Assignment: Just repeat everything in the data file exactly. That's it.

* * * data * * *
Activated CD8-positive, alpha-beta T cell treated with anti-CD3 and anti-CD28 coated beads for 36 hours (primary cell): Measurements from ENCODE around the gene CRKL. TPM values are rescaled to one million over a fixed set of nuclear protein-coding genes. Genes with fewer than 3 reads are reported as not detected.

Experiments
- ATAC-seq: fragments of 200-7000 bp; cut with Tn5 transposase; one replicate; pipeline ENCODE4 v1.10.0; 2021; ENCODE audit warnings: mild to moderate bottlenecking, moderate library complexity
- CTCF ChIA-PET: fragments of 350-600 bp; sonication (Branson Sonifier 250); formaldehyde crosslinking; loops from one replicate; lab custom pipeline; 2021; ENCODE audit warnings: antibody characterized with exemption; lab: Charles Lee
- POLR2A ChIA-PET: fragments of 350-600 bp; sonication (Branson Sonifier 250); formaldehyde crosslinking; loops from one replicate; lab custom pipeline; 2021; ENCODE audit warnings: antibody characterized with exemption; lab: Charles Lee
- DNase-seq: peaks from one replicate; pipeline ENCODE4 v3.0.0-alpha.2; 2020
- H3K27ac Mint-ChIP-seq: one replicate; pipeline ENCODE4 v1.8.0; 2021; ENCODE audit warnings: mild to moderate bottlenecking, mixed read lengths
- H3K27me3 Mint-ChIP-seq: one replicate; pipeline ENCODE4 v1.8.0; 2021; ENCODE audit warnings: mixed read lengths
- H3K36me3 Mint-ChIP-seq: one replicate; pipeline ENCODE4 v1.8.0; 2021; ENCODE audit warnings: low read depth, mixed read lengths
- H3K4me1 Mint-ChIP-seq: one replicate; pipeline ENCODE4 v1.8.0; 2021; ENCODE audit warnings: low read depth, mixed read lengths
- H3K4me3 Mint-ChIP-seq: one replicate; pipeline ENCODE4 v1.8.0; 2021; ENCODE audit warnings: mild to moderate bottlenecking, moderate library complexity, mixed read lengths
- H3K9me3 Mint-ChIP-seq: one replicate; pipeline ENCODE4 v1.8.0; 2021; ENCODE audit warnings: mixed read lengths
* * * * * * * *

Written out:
Activated CD8-positive, alpha-beta T cell treated with anti-CD3 and anti-CD28 coated beads for 36 hours (primary cell): Measurements from ENCODE around the gene CRKL. TPM values are rescaled to one million over a fixed set of nuclear protein-coding genes. Genes with fewer than 3 reads are reported as not detected.

Experiments
- ATAC-seq: fragments of 200-7000 bp; cut with Tn5 transposase; one replicate; pipeline ENCODE4 v1.10.0; 2021; ENCODE audit warnings: mild to moderate bottlenecking, moderate library complexity
- CTCF ChIA-PET: fragments of 350-600 bp; sonication (Branson Sonifier 250); formaldehyde crosslinking; loops from one replicate; lab custom pipeline; 2021; ENCODE audit warnings: antibody characterized with exemption; lab: Charles Lee
- POLR2A ChIA-PET: fragments of 350-600 bp; sonication (Branson Sonifier 250); formaldehyde crosslinking; loops from one replicate; lab custom pipeline; 2021; ENCODE audit warnings: antibody characterized with exemption; lab: Charles Lee
- DNase-seq: peaks from one replicate; pipeline ENCODE4 v3.0.0-alpha.2; 2020
- H3K27ac Mint-ChIP-seq: one replicate; pipeline ENCODE4 v1.8.0; 2021; ENCODE audit warnings: mild to moderate bottlenecking, mixed read lengths
- H3K27me3 Mint-ChIP-seq: one replicate; pipeline ENCODE4 v1.8.0; 2021; ENCODE audit warnings: mixed read lengths
- H3K36me3 Mint-ChIP-seq: one replicate; pipeline ENCODE4 v1.8.0; 2021; ENCODE audit warnings: low read depth, mixed read lengths
- H3K4me1 Mint-ChIP-seq: one replicate; pipeline ENCODE4 v1.8.0; 2021; ENCODE audit warnings: low read depth, mixed read lengths
- H3K4me3 Mint-ChIP-seq: one replicate; pipeline ENCODE4 v1.8.0; 2021; ENCODE audit warnings: mild to moderate bottlenecking, moderate library complexity, mixed read lengths
- H3K9me3 Mint-ChIP-seq: one replicate; pipeline ENCODE4 v1.8.0; 2021; ENCODE audit warnings: mixed read lengths